The committee responsible for its erection and dedication was Stephen Chupack, P. A. Daly, Miss Ann Yarosh, and Miss Laura Covey. To William Raub of Lopez goes most of the credit for the work. James Daly of Dushore, did the electrical work on 2 neon rings and floodlights that lit up at night.
It was described as the most attractive in these parts and second to none when measured by the size of the Lopez community. At this dedication was:
Master of ceremonies…..T. O. McCracken
Rev. C. B. Meyers of Dushore
Miss Dorothy Kracoski of Lopez, sang the National Anthem.
Attorney F. W. Meyert
John M. Lumley county superintendent
Rev. Peter Dubrovsky of Lopez
The 149 names on this Honor Roll were listed by family in order of number of members in service. 38 families were responsible for 99 members in service. They ranged from 5 to 4 to 3 to 2 family members in service. There were 50 Single Star families that made up the rest.
More names were added in following years to make over 200 Lopez men and a few women in service in the Second World War. Names were then listed alphabetically. Lopez had the highest percentage of military serving in the country. Very few people now will know or remember any of the names on that Honor Roll or the people responsible for its construction.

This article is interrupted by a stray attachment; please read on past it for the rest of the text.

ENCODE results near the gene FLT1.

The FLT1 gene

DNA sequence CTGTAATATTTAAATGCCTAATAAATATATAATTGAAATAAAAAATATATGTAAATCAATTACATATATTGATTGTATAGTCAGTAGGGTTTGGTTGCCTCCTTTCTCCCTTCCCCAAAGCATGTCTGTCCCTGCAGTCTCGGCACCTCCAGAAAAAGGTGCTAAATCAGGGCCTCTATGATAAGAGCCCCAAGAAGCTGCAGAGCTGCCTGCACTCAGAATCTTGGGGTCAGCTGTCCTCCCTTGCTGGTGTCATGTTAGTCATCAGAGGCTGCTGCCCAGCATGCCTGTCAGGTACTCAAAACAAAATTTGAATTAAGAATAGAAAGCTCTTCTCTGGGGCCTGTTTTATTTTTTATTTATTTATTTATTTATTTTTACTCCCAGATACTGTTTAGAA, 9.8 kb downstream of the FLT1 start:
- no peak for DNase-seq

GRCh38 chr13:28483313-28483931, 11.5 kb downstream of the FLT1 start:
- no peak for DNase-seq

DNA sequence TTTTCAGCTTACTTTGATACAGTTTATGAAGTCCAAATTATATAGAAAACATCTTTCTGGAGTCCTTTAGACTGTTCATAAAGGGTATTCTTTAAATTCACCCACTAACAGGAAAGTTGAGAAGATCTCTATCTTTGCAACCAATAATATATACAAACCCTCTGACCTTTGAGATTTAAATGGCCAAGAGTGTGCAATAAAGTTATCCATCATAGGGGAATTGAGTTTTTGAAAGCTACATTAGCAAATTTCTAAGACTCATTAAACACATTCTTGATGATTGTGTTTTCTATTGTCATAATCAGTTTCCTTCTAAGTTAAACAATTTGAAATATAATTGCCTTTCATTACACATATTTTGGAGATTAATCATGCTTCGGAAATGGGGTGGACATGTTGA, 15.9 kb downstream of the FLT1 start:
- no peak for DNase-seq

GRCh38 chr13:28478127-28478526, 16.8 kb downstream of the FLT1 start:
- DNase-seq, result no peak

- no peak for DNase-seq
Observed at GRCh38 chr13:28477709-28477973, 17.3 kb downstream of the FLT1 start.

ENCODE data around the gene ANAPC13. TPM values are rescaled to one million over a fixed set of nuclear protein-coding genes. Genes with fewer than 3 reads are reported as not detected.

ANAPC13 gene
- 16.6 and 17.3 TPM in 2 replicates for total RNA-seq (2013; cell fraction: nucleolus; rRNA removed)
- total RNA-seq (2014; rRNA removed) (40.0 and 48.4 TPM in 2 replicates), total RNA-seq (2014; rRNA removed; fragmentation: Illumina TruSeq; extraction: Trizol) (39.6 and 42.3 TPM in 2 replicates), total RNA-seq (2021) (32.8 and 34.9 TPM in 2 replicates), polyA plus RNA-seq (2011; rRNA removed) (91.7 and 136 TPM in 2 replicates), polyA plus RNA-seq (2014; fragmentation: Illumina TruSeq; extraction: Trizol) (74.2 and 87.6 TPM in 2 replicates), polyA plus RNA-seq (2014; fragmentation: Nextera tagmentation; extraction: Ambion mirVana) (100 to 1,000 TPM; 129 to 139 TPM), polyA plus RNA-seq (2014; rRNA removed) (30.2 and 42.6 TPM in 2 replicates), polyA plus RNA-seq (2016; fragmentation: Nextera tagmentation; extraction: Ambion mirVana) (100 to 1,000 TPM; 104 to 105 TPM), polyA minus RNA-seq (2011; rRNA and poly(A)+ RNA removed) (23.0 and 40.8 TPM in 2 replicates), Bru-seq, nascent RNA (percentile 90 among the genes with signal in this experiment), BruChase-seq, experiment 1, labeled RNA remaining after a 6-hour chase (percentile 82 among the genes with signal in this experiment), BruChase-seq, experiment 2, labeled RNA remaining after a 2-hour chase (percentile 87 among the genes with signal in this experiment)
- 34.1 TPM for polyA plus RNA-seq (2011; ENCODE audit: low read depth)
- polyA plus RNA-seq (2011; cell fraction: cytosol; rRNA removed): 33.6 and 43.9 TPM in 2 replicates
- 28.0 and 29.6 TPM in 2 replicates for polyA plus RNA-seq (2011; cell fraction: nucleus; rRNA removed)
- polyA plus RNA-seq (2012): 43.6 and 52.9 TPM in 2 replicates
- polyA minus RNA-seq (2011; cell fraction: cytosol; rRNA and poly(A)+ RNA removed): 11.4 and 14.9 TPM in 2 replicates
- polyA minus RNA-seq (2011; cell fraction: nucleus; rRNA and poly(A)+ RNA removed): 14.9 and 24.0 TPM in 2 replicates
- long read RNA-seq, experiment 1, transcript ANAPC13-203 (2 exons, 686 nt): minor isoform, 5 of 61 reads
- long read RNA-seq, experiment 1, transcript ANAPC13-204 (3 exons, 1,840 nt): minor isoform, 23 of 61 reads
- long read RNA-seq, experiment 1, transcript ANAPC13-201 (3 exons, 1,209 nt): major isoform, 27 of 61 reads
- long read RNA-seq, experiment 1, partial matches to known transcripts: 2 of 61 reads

As a boy a few years later, I can still remember the Memorial Day parades. They seemed to last for an hour, cars and people all over the place, military marching to their places on each side of the Honor Roll, floats, speaker, singing, prayers, firing squad, taps, band playing and all over. Then after they were gone, us boys rushed up the hill to recover some or even just one of the shells that were fired in the 21 gun salute.
Something else always stuck in my head. Most names on the Honor Roll were made with white plastic letters.